Pharma Focus Asia

Nano-based Drug Delivery System for Hacking Colon Cancer Cells

R Suresh kumar, Department of Pharmaceutics, JSS College of Pharmacy, JSS Academy of Higher Education and Research

Chenmala Karthika, ICMR SRF

Nano carriers can effectively increase the threshold capacity of the chemotherapeutic drug inside the cancer cells by involving in the target specific action and altering the multidrug resistance issue. Common tumor arising from the inner wall of the large intestine cells and concurring the same with lipid-based Nano carriers.

Brief on Colorectal cancer

Cancer is a major cause of fear of death in both the developed and the developing country and also a leading public health problem. Colorectal cancer is the fourth most cancer detected worldwide, although significant progress in therapy still leads to significant mortality and mobility. The American cancer society surveyed that about 1 in 23 women and 1 in 21 men will develop colorectal cancer during their lifetime. Colorectal cancer is the major reason for morbidity and mortality. In line with other cancer, the major reason behind the colorectal cancer mortality is its malignancy. Wherecolorectal cancer patients have the chances of 90 per cent survival rate for five years before entry into the Duke E stage, but once it initiate the chances of survival falls to 12 per cent. The lifestyle factors such as high lipoid western diet; smoking and alcohol use have direct action to trigger the polyp growth in colorectal cancer.

Several studies considered for the genotypic, phenotypic and progression of colorectal cancer. The surgery, chemo and radiotherapy are most relevantly used treatment strategy but each of them arises with the predetermined side effect. Chemotherapy with the use of cytotoxic drugs such as 5-fluorouracil, oxaliplatin and irinotecan are commonly used alone or in combination but arises with various side effects. 90 per cent of the therapy failure in patients is mainly due to the phenomena called as the drug resistance and when we are considering with the case of colorectal cancer, P glycoprotein (P-gp) which belongs to a family of ABC transporter protein plays a major role and the other factors include; decreased therapeutic concentration of the drugs inside the cancer cells, toxicity to the normal cells, the unwanted effect of the chemotherapeutic agent, recurrence of cancer and the difficulty to address the cancer cells during the metastatic stage. For the betterment of the cancer patients, these strategies need to be evaluated and should be addressed [1].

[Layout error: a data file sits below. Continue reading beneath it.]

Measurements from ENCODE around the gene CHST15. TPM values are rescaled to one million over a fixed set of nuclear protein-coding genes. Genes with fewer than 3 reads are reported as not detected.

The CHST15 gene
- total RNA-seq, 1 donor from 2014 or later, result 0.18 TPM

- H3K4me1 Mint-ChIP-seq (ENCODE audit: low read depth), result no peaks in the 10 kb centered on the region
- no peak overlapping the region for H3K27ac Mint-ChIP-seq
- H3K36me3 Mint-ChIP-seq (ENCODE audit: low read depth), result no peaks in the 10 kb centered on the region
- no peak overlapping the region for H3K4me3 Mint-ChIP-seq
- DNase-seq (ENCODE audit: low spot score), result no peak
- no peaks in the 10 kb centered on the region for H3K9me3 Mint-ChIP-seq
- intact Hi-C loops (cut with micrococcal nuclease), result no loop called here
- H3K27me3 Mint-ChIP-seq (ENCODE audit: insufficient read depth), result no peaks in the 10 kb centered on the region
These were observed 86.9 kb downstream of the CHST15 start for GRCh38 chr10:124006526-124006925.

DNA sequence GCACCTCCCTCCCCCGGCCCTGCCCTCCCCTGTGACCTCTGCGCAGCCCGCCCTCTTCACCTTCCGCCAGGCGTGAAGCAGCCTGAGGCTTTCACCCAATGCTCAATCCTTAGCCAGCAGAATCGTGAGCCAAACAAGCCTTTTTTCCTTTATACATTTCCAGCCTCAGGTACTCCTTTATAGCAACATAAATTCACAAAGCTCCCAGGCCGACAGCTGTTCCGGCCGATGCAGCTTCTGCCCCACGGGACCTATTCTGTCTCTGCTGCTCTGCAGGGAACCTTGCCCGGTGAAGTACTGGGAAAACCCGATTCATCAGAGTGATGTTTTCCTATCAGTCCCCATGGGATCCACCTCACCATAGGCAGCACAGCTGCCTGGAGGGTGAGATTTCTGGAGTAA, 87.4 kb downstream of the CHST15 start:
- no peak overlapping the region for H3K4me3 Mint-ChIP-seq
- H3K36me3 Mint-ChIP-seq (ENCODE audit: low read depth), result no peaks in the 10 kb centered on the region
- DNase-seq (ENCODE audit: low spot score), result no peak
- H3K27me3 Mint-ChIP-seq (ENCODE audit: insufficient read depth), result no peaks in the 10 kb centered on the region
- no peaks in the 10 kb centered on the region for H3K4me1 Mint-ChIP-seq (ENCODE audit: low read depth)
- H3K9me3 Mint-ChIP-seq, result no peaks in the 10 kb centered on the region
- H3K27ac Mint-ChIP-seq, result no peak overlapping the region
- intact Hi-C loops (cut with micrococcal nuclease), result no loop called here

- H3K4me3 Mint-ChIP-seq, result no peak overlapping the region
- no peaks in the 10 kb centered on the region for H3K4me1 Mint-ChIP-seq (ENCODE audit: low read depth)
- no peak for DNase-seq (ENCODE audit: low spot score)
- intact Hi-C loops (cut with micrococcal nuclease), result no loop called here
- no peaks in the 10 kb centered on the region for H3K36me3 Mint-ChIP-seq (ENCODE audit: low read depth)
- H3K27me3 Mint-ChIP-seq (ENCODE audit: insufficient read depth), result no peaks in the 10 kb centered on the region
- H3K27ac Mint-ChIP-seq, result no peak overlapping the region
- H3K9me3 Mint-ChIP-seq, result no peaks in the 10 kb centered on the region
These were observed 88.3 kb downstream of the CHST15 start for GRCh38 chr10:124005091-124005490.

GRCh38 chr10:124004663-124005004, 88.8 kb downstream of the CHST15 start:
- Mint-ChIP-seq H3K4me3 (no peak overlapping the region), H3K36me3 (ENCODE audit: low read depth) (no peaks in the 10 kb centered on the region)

Lipid-based Nanoparticles for colon cancer

Over the past 50 years, various nanoparticles of varied size shape and chemical nature showed with high efficacy in encapsulating several anticancer cargoes, including antibiotics, siRNA and chemotherapeutics. These first-generation chemotherapeutic nanoparticles reach the cancer cells by using the assist of the EPR effect shown by the lymphatic and vascular drainage of the cancer cells; this generated the extravasation and accumulation of the nanoparticle within the cancer cells and enhancing the therapeutic efficacy. Liposome-based technologies are traditional methods used and the first approved human used nanocarriers by the US FDA. Build up with the bilayers of phospholipids with an external or internal aqueous phase backing the encapsulation of both the lipophobic and lipophilic drugs. The polymeric nanoparticles are also effectively used and are found to be more stable as compared to that of the liposomes with a strong platform that can encapsulate both the lipophobic and lipophilic drugs.

The use of the nanoparticles for the early diagnosis and of the monitoring of the efficacy of the therapy is also well known which can improve the specificity and sensitivity of colorectal cancer diagnostics.The recent trend in Nanomedicine covers the use of the combination therapy of cytotoxic agent entrapped within the targeted nanocarriers, which aid in the site-specific drug delivery and allows a sustained release, could even alter the elimination cycle and increase the efficacy [2].